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Max Alexander
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“My role is to create the spaces for brilliant people to be brilliant”, says Secret Cinema CEO

10 Mins

Max Alexander, is the CEO of Secret Cinema, a live experience brand that’s bewitching audiences with its sensory-rich takes on some of the best films ever made. Prior to his current role, Alexander cut his teeth in senior roles at Sky and Carphone Warehouse, learning lessons in leadership from the mobile phone giant’s founder, Charles Dunstone along the way.

In his third year as CEO of Secret Cinema, he talks to Real Business about the brand’s progression from kooky concept to an experience that’s found international success – and is set to hit American audiences soon.

Real Business, (RB): How did you end up as CEO of one of the 2000s most exciting brands?

Max Alexander, (MA): I’d say it was a combination of luck, momentum, non-judgement and learning from startling errors that got me to the Secret Cinema. I did a stint at Mckinsey, Sky and then worked with Charles Dunstone at Carphone Warehouse who had the most impact on my career. I then spent numerous years at TalkTalk before going to Andrew Lloyd Webber’s The Really Useful Group, which was my first role within a ‘pure’ entertainment brand and paved the way for the role at Secret Cinema.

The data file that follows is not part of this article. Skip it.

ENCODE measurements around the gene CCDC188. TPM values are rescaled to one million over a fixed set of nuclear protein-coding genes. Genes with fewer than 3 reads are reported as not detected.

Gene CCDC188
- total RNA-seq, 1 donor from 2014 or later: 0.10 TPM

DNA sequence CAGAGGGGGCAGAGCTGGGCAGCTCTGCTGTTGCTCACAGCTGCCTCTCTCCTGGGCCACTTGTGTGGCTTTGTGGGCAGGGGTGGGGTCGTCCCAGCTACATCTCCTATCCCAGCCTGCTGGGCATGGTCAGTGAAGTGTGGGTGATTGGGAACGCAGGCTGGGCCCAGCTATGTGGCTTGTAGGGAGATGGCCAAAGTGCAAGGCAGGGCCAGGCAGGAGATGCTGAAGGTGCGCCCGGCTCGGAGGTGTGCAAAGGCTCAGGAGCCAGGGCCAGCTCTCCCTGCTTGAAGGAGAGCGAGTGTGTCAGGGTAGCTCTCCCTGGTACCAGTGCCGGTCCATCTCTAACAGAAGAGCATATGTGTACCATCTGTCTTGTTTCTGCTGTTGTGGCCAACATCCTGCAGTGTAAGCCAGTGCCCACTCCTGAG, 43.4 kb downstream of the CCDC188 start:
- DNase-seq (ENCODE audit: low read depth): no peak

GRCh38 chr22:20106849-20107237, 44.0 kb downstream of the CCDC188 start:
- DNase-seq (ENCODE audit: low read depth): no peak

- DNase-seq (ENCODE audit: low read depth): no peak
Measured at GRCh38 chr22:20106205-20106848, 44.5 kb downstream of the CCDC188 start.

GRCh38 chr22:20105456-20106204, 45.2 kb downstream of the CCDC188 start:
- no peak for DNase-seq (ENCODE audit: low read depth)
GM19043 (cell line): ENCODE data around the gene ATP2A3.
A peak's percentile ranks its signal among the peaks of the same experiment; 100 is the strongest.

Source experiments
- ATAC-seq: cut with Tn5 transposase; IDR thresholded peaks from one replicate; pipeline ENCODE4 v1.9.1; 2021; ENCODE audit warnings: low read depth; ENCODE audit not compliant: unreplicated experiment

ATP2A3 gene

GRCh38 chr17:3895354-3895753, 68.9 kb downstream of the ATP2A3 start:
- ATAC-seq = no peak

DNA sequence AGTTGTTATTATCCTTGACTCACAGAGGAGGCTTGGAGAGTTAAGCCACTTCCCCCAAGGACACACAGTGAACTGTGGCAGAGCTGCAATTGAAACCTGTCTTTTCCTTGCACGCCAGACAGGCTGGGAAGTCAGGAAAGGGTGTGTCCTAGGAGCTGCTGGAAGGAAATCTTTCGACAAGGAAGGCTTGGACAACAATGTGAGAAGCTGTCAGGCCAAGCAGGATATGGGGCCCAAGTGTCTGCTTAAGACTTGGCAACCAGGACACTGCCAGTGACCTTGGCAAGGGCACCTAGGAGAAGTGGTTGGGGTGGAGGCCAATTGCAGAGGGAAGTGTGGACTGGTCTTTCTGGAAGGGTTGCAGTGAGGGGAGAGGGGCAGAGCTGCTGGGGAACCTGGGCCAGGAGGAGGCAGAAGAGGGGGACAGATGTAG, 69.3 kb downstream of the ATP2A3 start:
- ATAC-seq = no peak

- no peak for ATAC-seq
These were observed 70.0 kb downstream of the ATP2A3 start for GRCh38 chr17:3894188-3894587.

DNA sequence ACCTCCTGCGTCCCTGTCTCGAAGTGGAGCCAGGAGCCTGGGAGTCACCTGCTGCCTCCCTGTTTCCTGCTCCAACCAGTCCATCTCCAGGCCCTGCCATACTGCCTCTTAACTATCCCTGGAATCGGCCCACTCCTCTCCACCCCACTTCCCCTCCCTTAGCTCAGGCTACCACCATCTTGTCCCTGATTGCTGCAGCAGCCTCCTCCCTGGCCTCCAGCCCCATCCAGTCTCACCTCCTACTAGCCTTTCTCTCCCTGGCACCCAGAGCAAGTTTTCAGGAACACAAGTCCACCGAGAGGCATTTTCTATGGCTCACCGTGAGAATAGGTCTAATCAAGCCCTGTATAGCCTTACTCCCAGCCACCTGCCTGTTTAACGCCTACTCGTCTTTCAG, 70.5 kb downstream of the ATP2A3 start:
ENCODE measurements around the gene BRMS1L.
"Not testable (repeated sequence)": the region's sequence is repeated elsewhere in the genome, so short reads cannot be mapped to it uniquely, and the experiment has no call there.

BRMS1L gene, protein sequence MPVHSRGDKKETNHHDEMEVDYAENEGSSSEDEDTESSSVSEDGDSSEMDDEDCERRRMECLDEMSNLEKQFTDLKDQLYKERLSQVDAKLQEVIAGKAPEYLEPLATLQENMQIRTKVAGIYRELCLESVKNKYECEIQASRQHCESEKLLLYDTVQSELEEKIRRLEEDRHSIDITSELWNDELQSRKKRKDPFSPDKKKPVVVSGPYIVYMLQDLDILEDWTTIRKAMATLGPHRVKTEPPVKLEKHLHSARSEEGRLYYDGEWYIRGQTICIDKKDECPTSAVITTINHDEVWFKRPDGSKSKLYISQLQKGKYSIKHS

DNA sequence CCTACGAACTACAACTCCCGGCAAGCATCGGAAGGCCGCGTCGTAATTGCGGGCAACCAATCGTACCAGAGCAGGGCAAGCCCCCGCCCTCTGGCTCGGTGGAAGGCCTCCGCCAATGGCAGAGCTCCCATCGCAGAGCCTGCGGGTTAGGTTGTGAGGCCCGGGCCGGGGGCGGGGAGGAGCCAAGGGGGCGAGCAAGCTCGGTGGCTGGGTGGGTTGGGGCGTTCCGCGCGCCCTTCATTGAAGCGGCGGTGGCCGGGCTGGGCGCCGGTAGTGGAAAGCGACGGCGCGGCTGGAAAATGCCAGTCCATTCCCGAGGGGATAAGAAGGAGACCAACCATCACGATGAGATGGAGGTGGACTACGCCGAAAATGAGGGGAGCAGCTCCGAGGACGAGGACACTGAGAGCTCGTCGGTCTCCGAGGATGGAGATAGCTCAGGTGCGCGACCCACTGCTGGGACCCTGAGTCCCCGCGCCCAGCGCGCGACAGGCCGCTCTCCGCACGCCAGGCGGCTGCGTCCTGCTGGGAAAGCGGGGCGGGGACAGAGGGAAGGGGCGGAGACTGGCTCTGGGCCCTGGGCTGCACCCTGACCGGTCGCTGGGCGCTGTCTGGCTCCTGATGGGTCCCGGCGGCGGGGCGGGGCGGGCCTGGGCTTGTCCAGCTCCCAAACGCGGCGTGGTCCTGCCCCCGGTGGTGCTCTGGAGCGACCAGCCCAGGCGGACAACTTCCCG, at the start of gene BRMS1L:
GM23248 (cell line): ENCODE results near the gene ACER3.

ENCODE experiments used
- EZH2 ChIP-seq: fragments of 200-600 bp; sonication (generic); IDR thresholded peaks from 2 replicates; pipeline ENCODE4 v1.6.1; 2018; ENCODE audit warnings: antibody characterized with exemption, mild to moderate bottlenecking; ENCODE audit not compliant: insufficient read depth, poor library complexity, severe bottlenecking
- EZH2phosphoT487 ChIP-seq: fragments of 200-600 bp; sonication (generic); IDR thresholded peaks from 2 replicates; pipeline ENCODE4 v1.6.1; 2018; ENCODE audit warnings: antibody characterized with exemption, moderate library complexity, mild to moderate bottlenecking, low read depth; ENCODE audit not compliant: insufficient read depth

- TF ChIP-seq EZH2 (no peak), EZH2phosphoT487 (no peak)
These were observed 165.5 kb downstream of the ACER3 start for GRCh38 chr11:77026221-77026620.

Secret Cinema Star Wars
Secret Cinema does “Star Wars.”

RB: What drew you to the company?

MA: When Secret Cinema was founded in 2007, there weren’t many category-leading companies that had a combination of ground-breaking productions, enormous cultural integrity and a global opportunity that hadn’t reached its full potential – all of this made the prospect of working for Secret Cinema unbelievably exciting to me. Today, the business has an incredibly supportive board who are ready to embrace the right kind of change and could see a bright and progressive future for the brand. Obviously, one is always concerned about businesses that have very charismatic founders like Fabien Riggall, but he wanted to bring in a CEO to take the business into its next phase of growth. Getting to know Fabien has been a huge bonus, he’s a brilliant creative and a genuinely original thinker.

RB: What leadership lessons have you learned in your previous roles that helped you secure your current position?

MA: Being able to see the essential problem in a disparate body of facts buried deep in everyday noise is essential to being a CEO, and you learn this skill through experience and wisdom. I worked for Charles Dunstone – one of Britain’s most successful entrepreneurs – he had an informal, non-hierarchical but reasonably decisive style and I learnt a lot from him. However, the single biggest challenge for any leader is how to create conditions where brilliant people come together and where success is almost inevitable. My role at Secret Cinema is to create the spaces for brilliant people to be brilliant in, as that’s when the magic happens.

RB: If you could summarise Secret Cinema’s mission statement in one sentence, what would it be?

SecretCinema1
Secret Cinema put on immersive experiences.

MA: To give people the best night of entertainment of the year and probably – their lives.

RB: Is the Secret Cinema concept responding to a consumer desire for more authentic experiences?